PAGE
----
HE was a pioneering entrepreneur and much-loved Scout leader who “made the impossible seem possible”.

Walter Hogg, who founded Southampton’s famous Blue Funnel Ferries company and led the popular 14th Eastleigh Scouts group for a decade, has died at the age of 84.

Mr Hogg, known to friends and family as Bill, was a founder member of the former Southern Tourism Board, a key member of the Southampton Chamber of Commerce and helped set up the city’s Institute of Sales and Marketing.

But much of his spare time was taken up helping hundreds of Eastleigh Scouts, setting up the Spitfires Scout band, the first Drum Majorettes and forming the Southern Counties Band Championship.

Born in Southampton in 1928, Mr Hogg went on to join the Merchant Navy and was involved in the D-Day landings during the Second World War as a gunner on a salvage boat.

He later moved to Chandler’s Ford and set up Favourite Boats at Southampton’s Royal Pier.

This would later become Blue Funnel Ferries, a fleet of pleasure boats which offered tours of the docks and surrounding rivers and waterways.

Celebrity passengers Over the years, celebrities including cricketer Fred Trueman and singer Frankie Vaughan, as well as Margaret Thatcher and the Princess Royal, were welcomed on board his boats.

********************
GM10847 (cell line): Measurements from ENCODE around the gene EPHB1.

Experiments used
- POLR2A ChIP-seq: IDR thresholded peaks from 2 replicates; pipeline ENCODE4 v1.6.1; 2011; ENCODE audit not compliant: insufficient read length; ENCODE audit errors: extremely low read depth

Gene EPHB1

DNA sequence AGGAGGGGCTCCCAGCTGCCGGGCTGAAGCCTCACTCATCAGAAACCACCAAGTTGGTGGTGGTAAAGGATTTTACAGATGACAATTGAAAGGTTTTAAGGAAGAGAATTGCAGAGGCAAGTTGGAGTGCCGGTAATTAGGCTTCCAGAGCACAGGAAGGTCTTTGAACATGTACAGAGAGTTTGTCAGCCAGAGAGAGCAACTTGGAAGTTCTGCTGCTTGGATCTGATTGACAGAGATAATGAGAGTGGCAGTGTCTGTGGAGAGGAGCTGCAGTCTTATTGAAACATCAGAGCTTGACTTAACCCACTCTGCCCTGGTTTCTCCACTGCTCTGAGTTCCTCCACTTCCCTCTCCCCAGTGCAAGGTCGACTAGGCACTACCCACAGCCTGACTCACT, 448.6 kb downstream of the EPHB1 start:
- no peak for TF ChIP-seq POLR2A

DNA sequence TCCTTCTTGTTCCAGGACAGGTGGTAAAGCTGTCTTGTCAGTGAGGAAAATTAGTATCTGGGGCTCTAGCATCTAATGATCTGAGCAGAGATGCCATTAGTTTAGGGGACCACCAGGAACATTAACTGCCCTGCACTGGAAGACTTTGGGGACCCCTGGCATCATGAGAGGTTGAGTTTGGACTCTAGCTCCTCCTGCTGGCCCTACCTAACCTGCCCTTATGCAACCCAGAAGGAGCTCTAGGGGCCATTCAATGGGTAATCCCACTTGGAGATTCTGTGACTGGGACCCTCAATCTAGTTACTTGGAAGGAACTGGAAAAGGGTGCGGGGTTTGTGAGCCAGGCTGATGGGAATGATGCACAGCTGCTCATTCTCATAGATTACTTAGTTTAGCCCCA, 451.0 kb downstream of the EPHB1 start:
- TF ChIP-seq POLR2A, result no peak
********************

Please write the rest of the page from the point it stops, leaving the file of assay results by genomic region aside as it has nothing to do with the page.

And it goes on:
Mr Hogg, who lived in Albany Court, Bishop’s Waltham, passed away peacefully having suffered for some time with heart problems.

A bugle player will sound the Last Post at his funeral while two drummers are expected to accompany his coffin, which will be brought to the service in a horse-drawn carriage.

His daughter, Della Cassidy, said: “He was always in the background and always made the impossible seem possible.

“My dad started so many things and gave so many his most valuable gift – his time.

“He was always in the back ground, always encouraging others to run with his ideas so has never really taken credit for his achievements in life, and there are so many and I would like people to know what a great man he was.”

A funeral will take place on Tuesday at 2.30pm at Wessex Vale Crematorium in Bubb Lane, West End. Ships and boats at Southampton docks are expected to sound their horns in his honour between 5pm and 6pm the same day.